And that’s how it’s been my whole life. The only difference between the two is the products I use, and I have learnt through trial, and much, much error which ones work for me (Answer: Not Many). And just to give you an idea of what my barnet is like to deal with, let me tell you this – it’s long, it’s blonde, there’s lots of it and it has natural wave to it, which can be a good or a bad thing. Put it this way, my husband calls me “The Tree” on bad hair days. Not a desirable nickname. Too much product leaves it looking flat as a pancake and voluptuous waves soon become hideous 80’s rocker frizz. Did I mention it’s dry? So very, very dry that usually I use masks for black hair as conditioner. My hair is one freaky place, let me tell you.
Shampoo and conditioner are paramount for me. If they’re right, it’s Blake Lively time. Get it wrong and it’s all about the 80’s soft rock/heavy metal tribute band (think Van Halen, but more ghetto). But now I’ve discovered OriginalMineral’s UNBELIEVABLE range of natural haircare, every day is a good hair day. I’ve tried natural hair care before and it often leaves a strange residue in my hair, weighing down the ends. The result would be less than flattering, so it was straight back to the hardcore chemical numbers that did the job. But I’d stand in the shower wondering how much of those lovely chemicals my body was ingesting, and it did make me feel uncomfortable (not enough to risk having bad hair mind you, a girl has her limits). But now with OriginalMineral my days as a wannabe David Lee Roth are over – OVER I tell you! I can have organic haircare and hair that can be seen in public. I can’t rave enough about this brand.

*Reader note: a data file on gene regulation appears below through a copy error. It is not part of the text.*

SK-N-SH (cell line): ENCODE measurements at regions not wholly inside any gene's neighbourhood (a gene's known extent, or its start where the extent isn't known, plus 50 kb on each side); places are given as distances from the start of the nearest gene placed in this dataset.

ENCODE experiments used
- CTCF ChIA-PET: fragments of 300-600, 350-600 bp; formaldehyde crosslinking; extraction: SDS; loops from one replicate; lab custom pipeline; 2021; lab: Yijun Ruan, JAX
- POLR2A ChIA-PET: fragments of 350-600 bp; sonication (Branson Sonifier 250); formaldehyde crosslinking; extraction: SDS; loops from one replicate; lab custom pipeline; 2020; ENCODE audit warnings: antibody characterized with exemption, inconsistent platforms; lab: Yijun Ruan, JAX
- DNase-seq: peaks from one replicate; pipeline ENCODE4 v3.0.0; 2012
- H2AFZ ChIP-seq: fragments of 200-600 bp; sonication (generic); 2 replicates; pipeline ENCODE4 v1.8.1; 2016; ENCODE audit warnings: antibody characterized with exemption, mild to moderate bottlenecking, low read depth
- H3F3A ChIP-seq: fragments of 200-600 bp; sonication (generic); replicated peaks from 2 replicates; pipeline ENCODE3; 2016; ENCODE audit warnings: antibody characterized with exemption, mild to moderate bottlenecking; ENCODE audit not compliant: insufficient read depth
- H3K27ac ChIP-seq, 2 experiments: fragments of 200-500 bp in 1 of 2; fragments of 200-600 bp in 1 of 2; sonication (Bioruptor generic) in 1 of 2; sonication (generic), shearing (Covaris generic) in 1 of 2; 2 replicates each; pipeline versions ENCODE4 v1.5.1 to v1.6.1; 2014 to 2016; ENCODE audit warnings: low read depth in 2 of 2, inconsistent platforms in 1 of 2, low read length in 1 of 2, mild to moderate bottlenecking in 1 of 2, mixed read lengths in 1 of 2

The CEO, Jose Bryce Smith, developed the line after her husband had contact dermatitis, and they were trying to find products without ammonia. O&M was born in Australia in 2007, and since then it has stealthily worked its way out of the salon and is now heading around the world (I believe they have just hit the States with a bang.)
Let me tell you about my new O&M Hair Heroes, which are Hydrate and Conquer Shampoo and Conditioner. They contain Tasmanian Sea Kelp, Vitamins A,B,C & E and amino acids – and more importantly they took my hair from heavy metal tragic to Gossip Girl in one wash. ‘Nuff said.
I love the scent of the products as they aren’t too heavy, and the packaging is super cool as well – very 70’s retro (I can totally see these in Dustin Hoffman’s shower in Kramer vs Kramer) and it’s recyclable. I’m also gradually testing out some of the styling products which are just as fabulous as their haircare. So for a little less Miss Lively and a lot less Whitesnake, you need some O&M in your life.